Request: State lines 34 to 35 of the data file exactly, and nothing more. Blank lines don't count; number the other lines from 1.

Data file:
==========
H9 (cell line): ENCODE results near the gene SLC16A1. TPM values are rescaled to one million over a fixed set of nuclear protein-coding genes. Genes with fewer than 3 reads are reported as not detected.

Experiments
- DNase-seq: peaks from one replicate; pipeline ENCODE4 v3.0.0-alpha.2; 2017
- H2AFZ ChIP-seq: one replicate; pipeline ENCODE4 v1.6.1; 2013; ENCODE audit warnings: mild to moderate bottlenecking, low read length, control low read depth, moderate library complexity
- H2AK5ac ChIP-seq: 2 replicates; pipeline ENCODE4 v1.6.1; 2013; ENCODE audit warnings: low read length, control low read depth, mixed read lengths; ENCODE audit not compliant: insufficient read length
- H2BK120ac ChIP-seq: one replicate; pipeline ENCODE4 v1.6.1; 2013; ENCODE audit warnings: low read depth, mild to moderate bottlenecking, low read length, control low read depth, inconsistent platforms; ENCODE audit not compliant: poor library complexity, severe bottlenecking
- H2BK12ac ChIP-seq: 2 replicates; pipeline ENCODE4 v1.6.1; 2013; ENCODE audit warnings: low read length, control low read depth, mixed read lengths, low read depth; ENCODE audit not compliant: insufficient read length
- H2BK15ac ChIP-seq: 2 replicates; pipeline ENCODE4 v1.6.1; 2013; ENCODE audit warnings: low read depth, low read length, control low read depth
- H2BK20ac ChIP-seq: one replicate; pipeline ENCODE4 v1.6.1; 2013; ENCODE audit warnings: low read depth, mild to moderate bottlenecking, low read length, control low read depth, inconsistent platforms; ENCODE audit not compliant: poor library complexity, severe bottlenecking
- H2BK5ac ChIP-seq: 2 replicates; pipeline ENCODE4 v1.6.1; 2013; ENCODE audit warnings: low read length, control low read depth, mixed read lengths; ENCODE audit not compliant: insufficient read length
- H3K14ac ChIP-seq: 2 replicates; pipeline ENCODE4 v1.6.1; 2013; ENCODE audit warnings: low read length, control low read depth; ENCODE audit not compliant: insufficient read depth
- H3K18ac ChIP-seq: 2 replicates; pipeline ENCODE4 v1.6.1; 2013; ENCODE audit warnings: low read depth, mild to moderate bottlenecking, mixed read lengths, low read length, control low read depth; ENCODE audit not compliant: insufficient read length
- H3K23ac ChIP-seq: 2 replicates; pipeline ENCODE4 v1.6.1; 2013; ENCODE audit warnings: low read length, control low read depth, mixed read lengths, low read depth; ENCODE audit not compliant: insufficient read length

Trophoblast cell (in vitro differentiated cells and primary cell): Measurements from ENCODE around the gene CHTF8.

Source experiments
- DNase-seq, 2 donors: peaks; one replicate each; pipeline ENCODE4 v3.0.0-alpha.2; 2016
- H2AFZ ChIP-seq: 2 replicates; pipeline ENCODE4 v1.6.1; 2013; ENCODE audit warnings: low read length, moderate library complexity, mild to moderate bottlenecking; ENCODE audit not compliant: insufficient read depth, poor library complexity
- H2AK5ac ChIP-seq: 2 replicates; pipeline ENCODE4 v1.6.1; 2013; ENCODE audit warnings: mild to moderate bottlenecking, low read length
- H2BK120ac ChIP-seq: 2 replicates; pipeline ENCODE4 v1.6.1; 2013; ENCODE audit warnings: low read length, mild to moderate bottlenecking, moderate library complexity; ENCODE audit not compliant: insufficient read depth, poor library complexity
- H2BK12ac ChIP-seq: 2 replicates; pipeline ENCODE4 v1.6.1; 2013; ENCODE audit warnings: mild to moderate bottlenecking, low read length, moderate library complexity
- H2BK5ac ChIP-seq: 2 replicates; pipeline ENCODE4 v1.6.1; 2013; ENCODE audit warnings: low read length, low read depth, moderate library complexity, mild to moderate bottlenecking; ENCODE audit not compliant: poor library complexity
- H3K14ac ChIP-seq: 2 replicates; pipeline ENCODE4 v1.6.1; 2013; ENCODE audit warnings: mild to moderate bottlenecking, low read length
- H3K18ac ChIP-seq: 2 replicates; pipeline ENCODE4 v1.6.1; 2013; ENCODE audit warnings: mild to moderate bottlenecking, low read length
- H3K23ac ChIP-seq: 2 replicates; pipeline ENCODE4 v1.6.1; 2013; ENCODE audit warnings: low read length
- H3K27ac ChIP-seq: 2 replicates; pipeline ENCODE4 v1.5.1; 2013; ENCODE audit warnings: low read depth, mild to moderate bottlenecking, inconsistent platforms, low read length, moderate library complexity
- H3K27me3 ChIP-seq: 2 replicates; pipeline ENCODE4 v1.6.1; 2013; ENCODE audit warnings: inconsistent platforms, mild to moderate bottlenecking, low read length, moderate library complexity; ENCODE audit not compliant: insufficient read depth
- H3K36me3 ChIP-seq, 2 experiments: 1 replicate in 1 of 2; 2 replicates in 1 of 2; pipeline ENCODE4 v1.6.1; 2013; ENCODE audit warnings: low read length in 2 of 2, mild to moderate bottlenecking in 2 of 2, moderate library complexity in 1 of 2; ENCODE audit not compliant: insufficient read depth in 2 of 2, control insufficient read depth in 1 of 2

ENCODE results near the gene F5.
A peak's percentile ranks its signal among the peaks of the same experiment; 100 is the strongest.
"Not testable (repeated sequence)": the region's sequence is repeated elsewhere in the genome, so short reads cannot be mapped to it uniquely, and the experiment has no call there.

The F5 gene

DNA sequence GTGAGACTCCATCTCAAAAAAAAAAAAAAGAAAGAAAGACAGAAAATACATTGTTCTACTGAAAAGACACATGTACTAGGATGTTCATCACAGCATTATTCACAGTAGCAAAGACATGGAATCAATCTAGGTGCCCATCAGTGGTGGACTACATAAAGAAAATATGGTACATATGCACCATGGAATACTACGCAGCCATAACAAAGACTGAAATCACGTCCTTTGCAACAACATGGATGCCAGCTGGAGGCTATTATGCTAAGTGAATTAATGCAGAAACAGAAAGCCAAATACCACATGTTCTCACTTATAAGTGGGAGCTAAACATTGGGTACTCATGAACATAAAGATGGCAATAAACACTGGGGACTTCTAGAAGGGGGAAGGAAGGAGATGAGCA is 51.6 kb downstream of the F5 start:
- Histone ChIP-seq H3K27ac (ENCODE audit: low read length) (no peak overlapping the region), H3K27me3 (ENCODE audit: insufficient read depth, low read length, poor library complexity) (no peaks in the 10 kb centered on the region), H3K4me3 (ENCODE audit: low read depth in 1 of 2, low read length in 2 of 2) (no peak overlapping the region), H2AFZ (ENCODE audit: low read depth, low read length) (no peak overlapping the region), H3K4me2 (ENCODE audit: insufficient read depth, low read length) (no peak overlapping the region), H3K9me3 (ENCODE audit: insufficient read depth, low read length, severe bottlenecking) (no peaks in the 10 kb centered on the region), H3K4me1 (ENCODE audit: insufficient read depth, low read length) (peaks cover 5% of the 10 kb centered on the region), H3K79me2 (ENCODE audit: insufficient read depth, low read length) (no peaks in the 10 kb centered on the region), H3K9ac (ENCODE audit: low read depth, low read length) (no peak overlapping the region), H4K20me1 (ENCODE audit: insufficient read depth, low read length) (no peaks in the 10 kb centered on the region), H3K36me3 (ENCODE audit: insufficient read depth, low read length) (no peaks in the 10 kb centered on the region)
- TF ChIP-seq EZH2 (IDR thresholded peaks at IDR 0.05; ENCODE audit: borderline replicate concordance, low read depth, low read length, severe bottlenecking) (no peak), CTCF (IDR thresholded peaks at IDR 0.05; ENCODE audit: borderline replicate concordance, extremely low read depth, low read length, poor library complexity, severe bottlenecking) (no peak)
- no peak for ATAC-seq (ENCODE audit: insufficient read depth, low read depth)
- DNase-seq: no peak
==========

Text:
- TF ChIP-seq EZH2 (IDR thresholded peaks at IDR 0.05; ENCODE audit: borderline replicate concordance, low read depth, low read length, severe bottlenecking) (no peak), CTCF (IDR thresholded peaks at IDR 0.05; ENCODE audit: borderline replicate concordance, extremely low read depth, low read length, poor library complexity, severe bottlenecking) (no peak)
- no peak for ATAC-seq (ENCODE audit: insufficient read depth, low read depth)